Jewish World Review August 23, 2001 / 4 Elul, 5761
He's already lost a race for the Senate in 1994. He lost another race in 1997 for mayor of New York City. Big Al does not think small. He's ready to lose big time.
That's OK. Losing presidential races can be an excellent career move. It can make you famous or, in a case like his, more famous. You can make a political point and set yourself up nicely for other goodies like book contracts, lucrative lecture fees and who knows?
Maybe you can end up with your own radio talk show. If you play your cards right, people who hardly knew you before suddenly want to know what you think.
It is not quite true that every child in America can grow up to be president. But every child can grow up to run for president, and sometimes it seems as though everyone is trying. The Rev. Jesse Jackson, who Sharpton has been trying to nudge aside as the nation's premier media-anointed black leader, showed how to lose a presidential campaign in grand style in 1984 and 1988. The names of Ross Perot, Pat Buchanan, Alan Keyes and Ralph Nader also spring to mind in the political also-ran sweepstakes.
With role models like that, it is not surprising that Sharpton would be in the National Press Club earlier this week to announce a committee to explore a possible bid for the Democratic presidential nomination in 2004. Best-selling author Cornel West, a Harvard professor of African-American studies and philosophy who backed Bill Bradley in 2000, will head the committee.
Every presidential campaign in recent decades has its gadfly candidates. Each has influenced the national debate. Sharpton is working on getting his bid in early, if he runs, and I expect he will. In the world of black activism, he must, as they say in marketing, "build" his "brand."
I also expect him to lose. Political winners in this rapidly diversifying country are good at forming coalitions across racial, ethnic and economic lines. For all of his "outreach" talk, Sharpton's a divider, not a uniter.
Sure, he's taken on some worthy causes over the years, and he is trying in his own colorful way to reach out beyond his black base. His popularity among Puerto Ricans, an important New York City constituency, grew when his protests of U.S. military bomb tests on the Puerto Rican island of Vieques led to his serving a 90-day sentence in federal prison.
But he's running for president of the United States, not just of Puerto Rico. For that, he'll need a lot of votes he is not going to get. He won't get them because of two words more than any other: Tawana Brawley.
In 1987, Sharpton seized the national spotlight by accusing a white prosecutor and other law enforcement officers of raping and brutalizing Brawley, a black teen-ager in upstate New York. A grand jury later determined that Brawley made up the incident, and Sharpton, along with two associates, was ordered to pay $345,000 in a defamation suit. Sharpton's share was paid by a group of black businessmen.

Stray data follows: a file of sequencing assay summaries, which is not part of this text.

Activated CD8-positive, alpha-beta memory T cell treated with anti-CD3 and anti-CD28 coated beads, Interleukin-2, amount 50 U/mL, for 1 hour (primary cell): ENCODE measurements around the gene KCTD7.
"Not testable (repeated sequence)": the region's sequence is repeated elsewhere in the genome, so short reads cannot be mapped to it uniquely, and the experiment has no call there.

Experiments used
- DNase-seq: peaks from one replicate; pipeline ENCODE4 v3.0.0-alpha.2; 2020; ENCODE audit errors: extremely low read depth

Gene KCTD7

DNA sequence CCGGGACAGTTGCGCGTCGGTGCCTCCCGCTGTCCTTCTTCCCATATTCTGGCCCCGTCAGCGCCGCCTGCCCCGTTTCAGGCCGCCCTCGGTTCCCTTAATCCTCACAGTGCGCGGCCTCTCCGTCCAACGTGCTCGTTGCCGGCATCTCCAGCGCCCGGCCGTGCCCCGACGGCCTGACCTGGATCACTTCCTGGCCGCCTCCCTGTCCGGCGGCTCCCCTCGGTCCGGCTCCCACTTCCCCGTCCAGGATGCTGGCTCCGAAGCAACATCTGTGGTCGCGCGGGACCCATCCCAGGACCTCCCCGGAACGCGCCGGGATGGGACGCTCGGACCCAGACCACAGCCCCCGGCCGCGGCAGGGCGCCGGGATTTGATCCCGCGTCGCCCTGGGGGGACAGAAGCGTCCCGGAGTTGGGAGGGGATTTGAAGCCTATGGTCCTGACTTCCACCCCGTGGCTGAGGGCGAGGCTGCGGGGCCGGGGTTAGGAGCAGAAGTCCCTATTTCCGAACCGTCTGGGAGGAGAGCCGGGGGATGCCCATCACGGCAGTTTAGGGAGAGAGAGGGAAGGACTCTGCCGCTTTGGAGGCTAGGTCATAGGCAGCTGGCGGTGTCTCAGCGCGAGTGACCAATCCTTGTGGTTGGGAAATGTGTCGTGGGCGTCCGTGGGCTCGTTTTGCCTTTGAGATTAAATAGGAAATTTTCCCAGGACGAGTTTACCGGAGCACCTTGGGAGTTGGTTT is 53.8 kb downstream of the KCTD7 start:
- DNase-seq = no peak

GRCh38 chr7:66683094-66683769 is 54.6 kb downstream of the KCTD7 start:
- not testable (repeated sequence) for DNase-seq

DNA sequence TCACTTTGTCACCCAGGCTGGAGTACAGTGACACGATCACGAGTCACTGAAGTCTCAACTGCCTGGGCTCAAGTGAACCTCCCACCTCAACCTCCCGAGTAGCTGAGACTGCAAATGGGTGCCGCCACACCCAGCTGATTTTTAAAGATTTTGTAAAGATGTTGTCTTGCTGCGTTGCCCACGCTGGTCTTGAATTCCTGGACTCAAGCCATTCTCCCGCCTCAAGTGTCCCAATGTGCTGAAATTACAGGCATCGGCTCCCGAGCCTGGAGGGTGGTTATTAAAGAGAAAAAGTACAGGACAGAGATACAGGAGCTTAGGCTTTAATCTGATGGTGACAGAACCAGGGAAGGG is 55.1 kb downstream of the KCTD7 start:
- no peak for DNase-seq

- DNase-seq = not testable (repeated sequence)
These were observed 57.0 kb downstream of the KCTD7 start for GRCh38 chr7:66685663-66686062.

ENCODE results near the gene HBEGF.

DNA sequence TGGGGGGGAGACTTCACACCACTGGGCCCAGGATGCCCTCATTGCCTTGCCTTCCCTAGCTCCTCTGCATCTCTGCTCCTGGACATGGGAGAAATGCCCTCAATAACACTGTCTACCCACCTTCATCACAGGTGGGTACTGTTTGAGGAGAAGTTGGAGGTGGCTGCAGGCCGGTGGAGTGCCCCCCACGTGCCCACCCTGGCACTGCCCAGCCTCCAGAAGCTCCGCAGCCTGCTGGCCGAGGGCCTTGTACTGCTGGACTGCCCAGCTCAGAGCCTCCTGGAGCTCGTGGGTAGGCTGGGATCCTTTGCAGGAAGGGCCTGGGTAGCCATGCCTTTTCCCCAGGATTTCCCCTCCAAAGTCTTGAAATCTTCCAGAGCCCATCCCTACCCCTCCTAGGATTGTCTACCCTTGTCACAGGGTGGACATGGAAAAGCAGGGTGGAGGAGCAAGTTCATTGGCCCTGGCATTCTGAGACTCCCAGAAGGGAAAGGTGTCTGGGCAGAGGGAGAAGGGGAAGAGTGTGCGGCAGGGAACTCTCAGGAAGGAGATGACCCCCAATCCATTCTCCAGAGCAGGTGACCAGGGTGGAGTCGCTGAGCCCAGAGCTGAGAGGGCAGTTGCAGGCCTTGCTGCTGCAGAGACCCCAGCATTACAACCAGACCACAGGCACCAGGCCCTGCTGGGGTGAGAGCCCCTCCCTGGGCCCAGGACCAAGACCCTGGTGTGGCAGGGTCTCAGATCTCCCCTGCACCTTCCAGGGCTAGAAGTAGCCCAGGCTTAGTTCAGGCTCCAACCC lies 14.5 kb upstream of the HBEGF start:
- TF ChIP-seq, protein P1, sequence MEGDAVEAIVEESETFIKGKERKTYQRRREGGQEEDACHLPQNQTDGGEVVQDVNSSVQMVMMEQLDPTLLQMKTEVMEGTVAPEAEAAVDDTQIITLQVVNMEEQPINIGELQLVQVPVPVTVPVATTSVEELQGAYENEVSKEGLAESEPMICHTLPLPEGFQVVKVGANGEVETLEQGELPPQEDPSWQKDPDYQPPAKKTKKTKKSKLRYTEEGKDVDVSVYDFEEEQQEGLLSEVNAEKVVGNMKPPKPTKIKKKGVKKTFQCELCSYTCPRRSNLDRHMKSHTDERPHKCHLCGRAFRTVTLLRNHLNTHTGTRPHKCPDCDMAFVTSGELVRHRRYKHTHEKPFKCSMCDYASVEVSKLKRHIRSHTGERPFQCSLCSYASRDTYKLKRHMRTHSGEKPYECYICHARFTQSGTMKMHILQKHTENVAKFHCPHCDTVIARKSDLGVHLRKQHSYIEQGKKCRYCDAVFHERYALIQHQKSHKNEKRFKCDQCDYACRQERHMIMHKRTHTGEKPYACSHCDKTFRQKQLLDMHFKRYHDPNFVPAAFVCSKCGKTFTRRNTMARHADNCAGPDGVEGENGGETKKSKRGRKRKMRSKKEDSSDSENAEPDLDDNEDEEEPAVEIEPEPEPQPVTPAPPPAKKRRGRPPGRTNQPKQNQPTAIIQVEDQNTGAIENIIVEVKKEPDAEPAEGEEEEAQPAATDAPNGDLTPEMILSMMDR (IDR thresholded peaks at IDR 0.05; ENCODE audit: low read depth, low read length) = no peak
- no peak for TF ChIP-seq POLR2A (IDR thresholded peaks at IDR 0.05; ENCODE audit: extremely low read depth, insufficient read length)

Yet, Sharpton seems unable to bring himself to apologize or even express regret for the Brawley episode or anything else he has done in his career of activism, not even in his news conference, which I attended. That's his right. It is also the right of others to be outraged by him, which many are. Polls show him to be as loathed by whites as he is appreciated or, at least tolerated, by blacks.
In one poll that was taken last fall by the Joint Center for Political and Economic Studies, a Washington think tank specializing in black policy issues, 41 percent of the public viewed him unfavorably and only 10 percent viewed him favorably. He fared a bit better among blacks - 37 percent "favorable" to 29 percent "unfavorable."
But it really must have pained Sharpton deeply to hear that almost half of the nation - 44 percent - said they never heard of him, despite his tireless self-promotion. Even 25 percent of African-Americans said they didn't know who he was, the poll found. He's got to build his brand. What better way than to run for president?
"Who will lead America's blacks," reads a headline on the cover of The Economist, a leading British newsweekly. The article inside concludes that, "The publicity-driven tactics of Jesse Jackson and Al Sharpton look increasingly tired and irrelevant. Black America needs a new generation of leaders."
We have a new generation of leaders already, whether the media happen to notice or not. In fact, several of them occupy highest offices of the media. Black America has leaders in every sector of American life, sectors in which we would have been denied entry-level positions three or four decades ago.
Racial progress has reduced our need as African-Americans for racial-grievance leaders like Jackson and Sharpton, but America has not progressed enough to put them out of business. As long as racial minorities feel insecure about their rights and opportunities, racial grievance leaders will have a constituency.
More important than the question of who will lead America's blacks is, who will lead America? You don't have to be a genius to figure out that it is not going to be Reverend Al.
At most, he's a sideshow, amusing when he is not being inflammatory, which is not often. If he runs, he wins by losing. The rest of us only
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